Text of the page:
SMITH: Big turnout expected in support of cousins hurt in deadly crash
Published: Saturday, January 26, 2013 at 2:39 p.m.
Last Modified: Saturday, January 26, 2013 at 2:39 p.m.
There's no telling how many people will come to the Sonoma County Fairgrounds Sunday afternoon for the unusual community gathering prompted by a tragic, pre-Christmas highway crash in Mexico.
Organizers hope there will be a plate of Art Ibleto's pasta and a chair for everybody. But if it turns out Finley Hall can't contain the outpouring for injured cousins Alexis Vargas, 17, and Cristina Garcia, 16, that won't be a bad thing.
Each person's presence will be a gift to relatives of the girls, both of whom have incurred tremendous medical expenses since the crash that killed Cristina's mother, María.
The fairgrounds event, to run from 2 to 6 p.m., will serve as a memorial, a community supper and a musical celebration that Alexis and Cristina survived and are coming along.
Cristina is now back at home, and getting around in a wheelchair. Alexis remains in treatment at UCSF.
“Everywhere I go, people ask about the girls,” said their principal, Mary Gail Stablein of Santa Rosa's Elsie Allen High. She said the other day that donations of items for Sunday's silent auction had her office looking like a department store.
The way that all sorts of people are rallying for the girls and their families is breathtaking. Sunday at the fairgrounds, it continues.
JOHN ON THE MEND: Grateful to the paramedics who saved his life and to everyone who's expressed caring since his goal-line heart attack at the 49ers-Packers game, PD photographer John Burgess is now back home.
John underwent bypass surgery at UCSF and though he's not yet up to frolicking with daughter Emma Rose and the dog, or covering a Super Bowl, he's getting there.
One of the most creative news photographers in the nation, and such a good guy, he assures us, “I'm going to be better than ever.”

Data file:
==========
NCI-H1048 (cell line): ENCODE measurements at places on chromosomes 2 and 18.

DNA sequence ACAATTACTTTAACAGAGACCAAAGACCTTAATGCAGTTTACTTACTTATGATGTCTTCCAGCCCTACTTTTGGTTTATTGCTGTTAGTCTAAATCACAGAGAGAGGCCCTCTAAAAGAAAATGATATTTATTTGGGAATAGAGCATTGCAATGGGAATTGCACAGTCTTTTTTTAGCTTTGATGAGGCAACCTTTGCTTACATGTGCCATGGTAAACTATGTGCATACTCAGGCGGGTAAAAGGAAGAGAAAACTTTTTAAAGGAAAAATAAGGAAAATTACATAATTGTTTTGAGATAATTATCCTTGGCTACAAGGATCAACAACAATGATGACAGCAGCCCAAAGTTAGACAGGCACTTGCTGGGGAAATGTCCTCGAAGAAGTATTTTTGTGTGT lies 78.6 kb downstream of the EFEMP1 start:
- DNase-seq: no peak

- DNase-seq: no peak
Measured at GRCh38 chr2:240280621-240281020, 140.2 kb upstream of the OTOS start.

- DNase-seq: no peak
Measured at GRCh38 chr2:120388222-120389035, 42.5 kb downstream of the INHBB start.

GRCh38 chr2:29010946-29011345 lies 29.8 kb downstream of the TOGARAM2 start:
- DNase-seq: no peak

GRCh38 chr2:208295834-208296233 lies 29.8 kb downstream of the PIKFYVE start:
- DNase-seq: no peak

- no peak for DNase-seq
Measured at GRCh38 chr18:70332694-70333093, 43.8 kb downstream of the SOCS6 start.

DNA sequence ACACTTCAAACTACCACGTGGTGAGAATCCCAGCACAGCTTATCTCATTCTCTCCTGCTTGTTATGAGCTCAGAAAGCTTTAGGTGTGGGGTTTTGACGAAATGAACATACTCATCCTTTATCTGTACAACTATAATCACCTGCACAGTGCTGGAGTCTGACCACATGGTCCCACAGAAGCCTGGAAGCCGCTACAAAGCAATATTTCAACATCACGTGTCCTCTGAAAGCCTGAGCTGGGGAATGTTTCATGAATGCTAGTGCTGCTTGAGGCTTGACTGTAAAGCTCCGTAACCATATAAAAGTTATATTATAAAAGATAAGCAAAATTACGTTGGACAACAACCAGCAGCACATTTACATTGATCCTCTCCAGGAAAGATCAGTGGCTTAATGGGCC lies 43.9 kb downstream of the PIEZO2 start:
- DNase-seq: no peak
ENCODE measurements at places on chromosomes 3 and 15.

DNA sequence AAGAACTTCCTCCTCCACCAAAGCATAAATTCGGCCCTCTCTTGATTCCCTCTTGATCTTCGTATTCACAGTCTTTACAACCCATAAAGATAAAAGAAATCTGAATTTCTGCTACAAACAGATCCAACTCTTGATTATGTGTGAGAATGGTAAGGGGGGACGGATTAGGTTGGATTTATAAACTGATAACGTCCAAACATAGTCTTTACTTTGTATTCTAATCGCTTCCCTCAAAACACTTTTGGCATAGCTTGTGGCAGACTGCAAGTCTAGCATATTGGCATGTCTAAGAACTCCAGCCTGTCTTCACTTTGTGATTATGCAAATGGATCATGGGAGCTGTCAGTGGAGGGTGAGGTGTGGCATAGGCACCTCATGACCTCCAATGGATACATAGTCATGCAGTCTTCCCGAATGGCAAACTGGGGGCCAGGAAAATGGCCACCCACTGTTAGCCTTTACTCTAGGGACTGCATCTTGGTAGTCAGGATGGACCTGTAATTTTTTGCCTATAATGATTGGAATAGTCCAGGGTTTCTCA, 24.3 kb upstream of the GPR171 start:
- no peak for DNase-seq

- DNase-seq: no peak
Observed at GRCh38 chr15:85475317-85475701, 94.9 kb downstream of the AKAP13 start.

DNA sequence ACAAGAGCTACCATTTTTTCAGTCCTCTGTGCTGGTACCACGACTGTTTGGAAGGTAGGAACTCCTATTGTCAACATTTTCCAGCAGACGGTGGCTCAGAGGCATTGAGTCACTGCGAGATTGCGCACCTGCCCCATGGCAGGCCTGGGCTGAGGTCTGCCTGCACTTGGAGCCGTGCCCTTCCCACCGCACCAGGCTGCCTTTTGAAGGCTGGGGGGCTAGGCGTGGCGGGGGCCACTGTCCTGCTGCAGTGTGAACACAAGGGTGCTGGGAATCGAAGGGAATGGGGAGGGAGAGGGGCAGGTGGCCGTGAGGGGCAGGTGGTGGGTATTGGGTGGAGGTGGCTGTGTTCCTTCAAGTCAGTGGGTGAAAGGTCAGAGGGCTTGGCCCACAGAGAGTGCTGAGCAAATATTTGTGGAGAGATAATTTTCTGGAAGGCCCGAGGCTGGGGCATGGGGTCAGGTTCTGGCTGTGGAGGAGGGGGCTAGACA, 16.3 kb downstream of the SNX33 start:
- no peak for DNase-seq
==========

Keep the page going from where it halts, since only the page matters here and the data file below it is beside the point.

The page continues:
WILLIAMSPORT BECKONS: The 2013 Little League World Series isn't until August but Ron Nagy, eager as a cleanup batter on-deck with bases loaded, is getting ready already.
Nagy isn't a kid. He's a 30-year youth baseball umpire living in Kelseyville after a career in law enforcement.
And he just learned he's been picked to be an ump at this year's World Series. He has waited a decade-plus to go to Little League heaven and now, “I got the gold ticket.”
He closely followed last year's Series, nearly won by the lionhearted Petaluma National team. He saw those boys close-up when he umped one of their sectional games.
Getting the nod to go to Williamsport is the stuff of dreams for a guy who got his start working games as a boy at the then-new home of Rincon Valley Little League.
“It's all about the kids,” said the man in blue. “You give them the best game you can.”
GAME ON: Kathleen Miller's head bobbed as she read that item the other day about Rohnert Park councilman Jake Mackenzie surreptitiously checking on the 49ers while warming a pew at Santa Rosa's historic Church of the Incarnation.
In the redwood sanctuary for an organ-and-brass concert, Jake saw on his smartphone that the Niners beat Atlanta and a second later the musicians on the church stage broke into their opening piece, “Rejoice.”
The story took Kathleen back to her wedding in that same landmark church on Jan. 14, 1990. What were the Niners doing at the time?
They were coming back from an early 3-0 deficit to rout the L.A. Rams 30-3 in the 1989 NFC Championship — a game heralded as one of best ever played by Joe Montana, or any other quarterback, for that matter.
“All the way through the ceremony,” Kathleen recalls, “my brother had the game going in a earpiece and whenever the Niners would score he would turn around and give a thumbs-up.
“Between the brother's actions and the groom's sobbing all the way through the ceremony, it was one of the weirdest starts to a marriage there could be.”
(Chris Smith is at 521-5211 and email@example.com.)
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